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PostPosted: Sat Jan 30, 2010 3:14 am 
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Joined: Mon Jun 30, 2008 7:33 am
Posts: 155
Location: Beijing
Dear forum members

I will be in Yogjakarta (Java, Indonesia) for about a week, in a couple of weeks time, visiting Borobodur and other sights. If you have any recommendations on places to visit or shop related to textiles I would be most grateful!

When I come back I will post the highlights..

Chris


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PostPosted: Tue Mar 02, 2010 6:55 am 
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Joined: Mon Jun 30, 2008 7:33 am
Posts: 155
Location: Beijing
Well, I had a great trip. Main reason for going was to visit Borobudur to satisfy another interest (Buddhist art and architecture), and this site lives up to expectations.

As far as textiles are concerned, Yogyakarta's thing is BATIK and there is plenty of it around. Styles are more traditional than Cirebon batiks, with less European-inspired patterns, though Cirebon batiks are in the shops too.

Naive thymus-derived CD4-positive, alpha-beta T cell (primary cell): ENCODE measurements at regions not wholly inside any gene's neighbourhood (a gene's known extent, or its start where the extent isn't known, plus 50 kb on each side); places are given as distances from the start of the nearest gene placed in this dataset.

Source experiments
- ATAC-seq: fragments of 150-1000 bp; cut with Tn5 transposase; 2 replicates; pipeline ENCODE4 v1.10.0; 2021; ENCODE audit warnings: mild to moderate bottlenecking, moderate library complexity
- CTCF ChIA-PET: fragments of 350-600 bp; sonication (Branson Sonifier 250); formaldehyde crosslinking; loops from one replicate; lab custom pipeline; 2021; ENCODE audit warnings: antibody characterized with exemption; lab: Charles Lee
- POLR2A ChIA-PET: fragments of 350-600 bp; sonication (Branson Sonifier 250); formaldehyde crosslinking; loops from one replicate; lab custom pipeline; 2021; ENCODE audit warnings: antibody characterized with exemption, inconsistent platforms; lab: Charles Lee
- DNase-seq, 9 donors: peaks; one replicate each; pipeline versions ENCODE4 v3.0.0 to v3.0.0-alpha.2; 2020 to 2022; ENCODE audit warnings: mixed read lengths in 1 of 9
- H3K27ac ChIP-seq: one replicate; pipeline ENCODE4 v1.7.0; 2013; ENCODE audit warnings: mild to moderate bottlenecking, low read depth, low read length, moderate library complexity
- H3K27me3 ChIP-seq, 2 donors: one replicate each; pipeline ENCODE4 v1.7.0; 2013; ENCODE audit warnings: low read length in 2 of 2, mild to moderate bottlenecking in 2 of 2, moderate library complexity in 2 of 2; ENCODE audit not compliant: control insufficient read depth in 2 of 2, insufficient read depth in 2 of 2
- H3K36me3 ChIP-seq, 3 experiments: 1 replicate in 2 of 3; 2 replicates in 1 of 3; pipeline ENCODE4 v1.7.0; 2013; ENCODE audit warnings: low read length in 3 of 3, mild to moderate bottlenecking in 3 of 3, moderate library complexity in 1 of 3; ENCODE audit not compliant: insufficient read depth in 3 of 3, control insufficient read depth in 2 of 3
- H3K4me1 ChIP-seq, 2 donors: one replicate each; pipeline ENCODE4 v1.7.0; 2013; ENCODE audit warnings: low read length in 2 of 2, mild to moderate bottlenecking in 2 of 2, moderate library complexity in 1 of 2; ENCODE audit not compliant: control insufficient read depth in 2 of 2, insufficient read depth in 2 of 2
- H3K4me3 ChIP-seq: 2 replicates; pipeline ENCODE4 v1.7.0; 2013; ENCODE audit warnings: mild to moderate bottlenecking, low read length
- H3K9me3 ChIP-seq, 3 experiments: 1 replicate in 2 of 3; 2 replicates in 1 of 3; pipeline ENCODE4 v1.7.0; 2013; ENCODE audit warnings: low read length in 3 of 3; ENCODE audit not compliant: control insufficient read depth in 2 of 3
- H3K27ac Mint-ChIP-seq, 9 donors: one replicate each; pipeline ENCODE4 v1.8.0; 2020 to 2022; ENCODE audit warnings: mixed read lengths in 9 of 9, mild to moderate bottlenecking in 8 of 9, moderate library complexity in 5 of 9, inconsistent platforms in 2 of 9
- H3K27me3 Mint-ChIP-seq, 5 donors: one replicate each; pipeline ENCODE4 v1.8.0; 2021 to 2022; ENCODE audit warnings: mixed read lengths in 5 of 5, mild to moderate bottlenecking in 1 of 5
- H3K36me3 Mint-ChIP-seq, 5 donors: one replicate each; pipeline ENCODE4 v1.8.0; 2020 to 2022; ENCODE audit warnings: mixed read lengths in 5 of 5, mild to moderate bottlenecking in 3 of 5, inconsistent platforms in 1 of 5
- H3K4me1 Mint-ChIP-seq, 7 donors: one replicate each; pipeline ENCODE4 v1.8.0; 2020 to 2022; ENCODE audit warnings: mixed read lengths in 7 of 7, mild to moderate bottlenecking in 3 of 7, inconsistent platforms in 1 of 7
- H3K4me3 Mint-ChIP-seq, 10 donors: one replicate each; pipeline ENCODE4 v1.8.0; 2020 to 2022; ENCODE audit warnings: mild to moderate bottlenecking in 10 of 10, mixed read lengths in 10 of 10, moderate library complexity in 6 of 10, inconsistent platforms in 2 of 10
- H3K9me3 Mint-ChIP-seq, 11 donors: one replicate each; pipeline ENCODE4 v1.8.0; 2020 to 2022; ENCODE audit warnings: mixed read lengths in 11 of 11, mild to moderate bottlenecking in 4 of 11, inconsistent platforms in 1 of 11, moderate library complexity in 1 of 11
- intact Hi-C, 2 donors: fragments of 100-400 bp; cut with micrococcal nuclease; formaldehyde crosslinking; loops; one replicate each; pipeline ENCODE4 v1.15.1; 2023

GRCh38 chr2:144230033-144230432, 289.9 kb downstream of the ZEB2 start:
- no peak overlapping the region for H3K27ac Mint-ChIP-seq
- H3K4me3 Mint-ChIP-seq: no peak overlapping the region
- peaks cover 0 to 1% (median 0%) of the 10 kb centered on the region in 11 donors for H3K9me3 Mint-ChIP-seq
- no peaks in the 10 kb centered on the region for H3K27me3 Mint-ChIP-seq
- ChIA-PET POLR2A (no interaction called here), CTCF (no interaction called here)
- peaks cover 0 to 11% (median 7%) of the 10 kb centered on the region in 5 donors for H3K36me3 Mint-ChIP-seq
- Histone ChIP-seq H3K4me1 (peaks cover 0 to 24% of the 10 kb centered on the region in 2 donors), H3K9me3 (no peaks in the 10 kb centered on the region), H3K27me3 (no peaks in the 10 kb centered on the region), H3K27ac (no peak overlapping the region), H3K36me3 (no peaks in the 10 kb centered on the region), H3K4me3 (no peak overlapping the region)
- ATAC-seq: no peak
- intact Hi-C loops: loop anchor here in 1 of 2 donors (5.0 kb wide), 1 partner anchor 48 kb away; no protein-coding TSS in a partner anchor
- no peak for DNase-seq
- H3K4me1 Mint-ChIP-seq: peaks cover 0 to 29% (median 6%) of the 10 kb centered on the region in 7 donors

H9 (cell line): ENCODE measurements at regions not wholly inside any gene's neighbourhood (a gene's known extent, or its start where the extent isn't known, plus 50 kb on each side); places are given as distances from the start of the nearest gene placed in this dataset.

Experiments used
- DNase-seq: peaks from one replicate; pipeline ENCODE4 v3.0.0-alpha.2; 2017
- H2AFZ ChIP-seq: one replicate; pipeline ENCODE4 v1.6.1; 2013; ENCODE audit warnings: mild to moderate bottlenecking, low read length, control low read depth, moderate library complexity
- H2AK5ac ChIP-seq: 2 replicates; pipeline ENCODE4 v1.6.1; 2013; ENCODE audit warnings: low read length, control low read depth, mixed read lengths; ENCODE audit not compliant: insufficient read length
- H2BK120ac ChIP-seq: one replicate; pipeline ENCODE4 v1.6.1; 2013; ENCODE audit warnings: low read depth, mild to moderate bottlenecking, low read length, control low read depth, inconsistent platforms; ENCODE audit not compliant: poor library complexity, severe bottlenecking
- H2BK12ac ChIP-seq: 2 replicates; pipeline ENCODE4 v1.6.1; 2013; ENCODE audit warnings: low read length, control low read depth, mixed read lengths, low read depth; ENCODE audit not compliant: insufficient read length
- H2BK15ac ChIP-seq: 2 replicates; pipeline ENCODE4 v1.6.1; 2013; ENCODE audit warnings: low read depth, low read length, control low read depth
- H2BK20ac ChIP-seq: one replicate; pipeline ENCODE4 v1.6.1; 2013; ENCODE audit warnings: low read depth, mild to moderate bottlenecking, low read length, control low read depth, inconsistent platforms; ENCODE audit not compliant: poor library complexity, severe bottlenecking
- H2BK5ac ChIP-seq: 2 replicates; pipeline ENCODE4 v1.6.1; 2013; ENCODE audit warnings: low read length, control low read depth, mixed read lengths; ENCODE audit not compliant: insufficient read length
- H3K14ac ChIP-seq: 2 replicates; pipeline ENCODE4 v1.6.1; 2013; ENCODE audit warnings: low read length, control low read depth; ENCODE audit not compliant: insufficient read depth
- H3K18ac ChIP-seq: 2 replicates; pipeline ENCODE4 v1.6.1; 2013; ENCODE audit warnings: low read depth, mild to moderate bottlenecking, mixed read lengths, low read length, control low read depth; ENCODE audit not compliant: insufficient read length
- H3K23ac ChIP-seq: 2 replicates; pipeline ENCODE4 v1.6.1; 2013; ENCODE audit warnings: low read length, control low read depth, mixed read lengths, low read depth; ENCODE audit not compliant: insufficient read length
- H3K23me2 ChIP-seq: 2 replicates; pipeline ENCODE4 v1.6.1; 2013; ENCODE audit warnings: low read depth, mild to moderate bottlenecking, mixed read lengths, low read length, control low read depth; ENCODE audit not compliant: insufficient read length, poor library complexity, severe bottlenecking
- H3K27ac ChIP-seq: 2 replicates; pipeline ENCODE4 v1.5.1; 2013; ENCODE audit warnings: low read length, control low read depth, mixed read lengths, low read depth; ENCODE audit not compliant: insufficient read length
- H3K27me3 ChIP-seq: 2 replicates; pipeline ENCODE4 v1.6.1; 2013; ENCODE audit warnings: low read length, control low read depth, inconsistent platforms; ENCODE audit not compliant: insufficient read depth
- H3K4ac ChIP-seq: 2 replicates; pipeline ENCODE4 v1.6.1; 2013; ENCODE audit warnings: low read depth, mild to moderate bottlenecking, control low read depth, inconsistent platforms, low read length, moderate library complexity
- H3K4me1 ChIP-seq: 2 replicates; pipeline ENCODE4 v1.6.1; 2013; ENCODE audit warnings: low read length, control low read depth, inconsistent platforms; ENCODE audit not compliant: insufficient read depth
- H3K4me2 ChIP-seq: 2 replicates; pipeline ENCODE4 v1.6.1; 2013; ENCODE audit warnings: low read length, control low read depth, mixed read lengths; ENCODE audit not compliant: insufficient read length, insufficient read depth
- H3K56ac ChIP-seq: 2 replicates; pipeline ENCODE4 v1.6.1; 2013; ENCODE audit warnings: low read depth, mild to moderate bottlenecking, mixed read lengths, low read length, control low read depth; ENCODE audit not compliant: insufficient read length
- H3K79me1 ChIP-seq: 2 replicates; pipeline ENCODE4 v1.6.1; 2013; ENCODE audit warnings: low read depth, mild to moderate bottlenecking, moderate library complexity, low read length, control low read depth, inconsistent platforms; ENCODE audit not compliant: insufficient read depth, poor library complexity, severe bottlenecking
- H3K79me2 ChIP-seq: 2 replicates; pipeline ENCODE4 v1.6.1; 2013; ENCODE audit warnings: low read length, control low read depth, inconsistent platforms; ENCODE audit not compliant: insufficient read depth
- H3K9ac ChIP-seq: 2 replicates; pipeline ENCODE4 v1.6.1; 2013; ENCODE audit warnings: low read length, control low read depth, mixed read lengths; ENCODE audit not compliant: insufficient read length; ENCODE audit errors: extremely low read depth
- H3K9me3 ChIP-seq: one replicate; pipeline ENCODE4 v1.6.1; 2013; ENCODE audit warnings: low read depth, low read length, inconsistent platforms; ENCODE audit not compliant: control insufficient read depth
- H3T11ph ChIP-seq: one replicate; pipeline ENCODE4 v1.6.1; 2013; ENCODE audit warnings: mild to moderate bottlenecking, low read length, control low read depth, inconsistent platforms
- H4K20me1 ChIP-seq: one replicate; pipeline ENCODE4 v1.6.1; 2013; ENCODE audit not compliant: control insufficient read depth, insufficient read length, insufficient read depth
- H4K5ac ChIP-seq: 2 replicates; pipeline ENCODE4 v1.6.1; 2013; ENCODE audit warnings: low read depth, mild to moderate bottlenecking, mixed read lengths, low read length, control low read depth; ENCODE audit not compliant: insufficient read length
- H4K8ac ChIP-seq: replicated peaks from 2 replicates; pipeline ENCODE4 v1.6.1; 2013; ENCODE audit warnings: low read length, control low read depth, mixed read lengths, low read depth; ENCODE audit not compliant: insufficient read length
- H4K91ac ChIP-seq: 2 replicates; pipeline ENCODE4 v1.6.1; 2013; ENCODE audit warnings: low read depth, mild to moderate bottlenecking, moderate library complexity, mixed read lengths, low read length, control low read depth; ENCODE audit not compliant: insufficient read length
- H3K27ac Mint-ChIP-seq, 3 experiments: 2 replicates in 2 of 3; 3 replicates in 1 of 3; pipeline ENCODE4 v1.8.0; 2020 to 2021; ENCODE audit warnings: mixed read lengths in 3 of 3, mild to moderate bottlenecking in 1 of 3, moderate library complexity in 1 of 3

There is no difficulty in finding it ... batik touts will pursue you right out of the door of your hotel, though most are good-natured. Shake off the touts before entering any stores to make sure you are not paying more than you need to.

If you like batik (and I have to confess it is not really my thing, being more interested in village-made textiles and woven designs) then I suggest to start with a trip to the museum at the royal palace (kraton), which will give you some idea of the quality standard to look for. There is also a small batik workshop in the grounds of the palace.

After that, the batik shops are clustered in Jalan Tirtodipuran (which is the neighbourhood with most of the hotels, not co-incidentally) and in the southern end of Jalan Malioboro. There are several workshops that can show you the batik process in action. Some are using natural dyes for at least part of the dyeing, and I was able to see dyeing with indigo and with engkudu (morindia citrifolia). These colors give the characteristic blues and toffee browns of Yogya's traditional batik designs. In Malioboro, Mirota Batik is a very entertaining emporium, something of a Yogya institution as far as I can tell.

Would-be batik shoppers wanting the real thing will need to study the textiles to distinguish between real batik and cleverly-printed imitations.


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File comment: sample of batik for a sarong, on display at the royal palace
Yogjabatik.jpg
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